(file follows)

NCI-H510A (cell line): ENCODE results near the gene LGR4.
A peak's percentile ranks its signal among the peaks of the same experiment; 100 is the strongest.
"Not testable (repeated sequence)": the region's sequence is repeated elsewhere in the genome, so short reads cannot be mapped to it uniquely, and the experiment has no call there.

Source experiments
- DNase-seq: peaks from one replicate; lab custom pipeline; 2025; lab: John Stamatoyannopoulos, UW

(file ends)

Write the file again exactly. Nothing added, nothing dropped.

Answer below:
NCI-H510A (cell line): ENCODE results near the gene LGR4.
A peak's percentile ranks its signal among the peaks of the same experiment; 100 is the strongest.
"Not testable (repeated sequence)": the region's sequence is repeated elsewhere in the genome, so short reads cannot be mapped to it uniquely, and the experiment has no call there.

Source experiments
- DNase-seq: peaks from one replicate; lab custom pipeline; 2025; lab: John Stamatoyannopoulos, UW